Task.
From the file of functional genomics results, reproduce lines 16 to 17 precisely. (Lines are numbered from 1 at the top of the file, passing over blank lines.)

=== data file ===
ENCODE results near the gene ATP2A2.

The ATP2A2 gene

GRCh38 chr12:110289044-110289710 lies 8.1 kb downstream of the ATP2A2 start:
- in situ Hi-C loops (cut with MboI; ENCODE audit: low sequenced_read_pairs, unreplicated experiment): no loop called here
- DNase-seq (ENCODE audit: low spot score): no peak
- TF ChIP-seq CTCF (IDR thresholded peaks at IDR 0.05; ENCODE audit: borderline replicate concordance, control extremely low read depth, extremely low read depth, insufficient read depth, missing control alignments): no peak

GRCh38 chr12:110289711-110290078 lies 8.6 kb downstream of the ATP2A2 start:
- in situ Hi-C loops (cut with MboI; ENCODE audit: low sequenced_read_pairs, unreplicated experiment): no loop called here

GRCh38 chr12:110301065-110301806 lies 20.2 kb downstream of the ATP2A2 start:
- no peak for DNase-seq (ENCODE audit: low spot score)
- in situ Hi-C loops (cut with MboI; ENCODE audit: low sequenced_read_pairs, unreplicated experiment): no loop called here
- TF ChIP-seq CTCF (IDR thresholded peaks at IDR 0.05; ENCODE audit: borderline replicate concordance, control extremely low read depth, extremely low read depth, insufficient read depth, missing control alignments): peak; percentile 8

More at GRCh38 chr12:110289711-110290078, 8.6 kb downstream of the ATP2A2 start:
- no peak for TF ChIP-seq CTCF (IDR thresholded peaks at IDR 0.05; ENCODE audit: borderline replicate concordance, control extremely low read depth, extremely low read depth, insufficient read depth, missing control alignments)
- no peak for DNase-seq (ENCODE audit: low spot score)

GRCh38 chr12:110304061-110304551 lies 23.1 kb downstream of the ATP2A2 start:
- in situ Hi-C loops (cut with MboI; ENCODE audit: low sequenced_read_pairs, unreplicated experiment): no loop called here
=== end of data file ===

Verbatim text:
GRCh38 chr12:110304061-110304551 lies 23.1 kb downstream of the ATP2A2 start:
- in situ Hi-C loops (cut with MboI; ENCODE audit: low sequenced_read_pairs, unreplicated experiment): no loop called here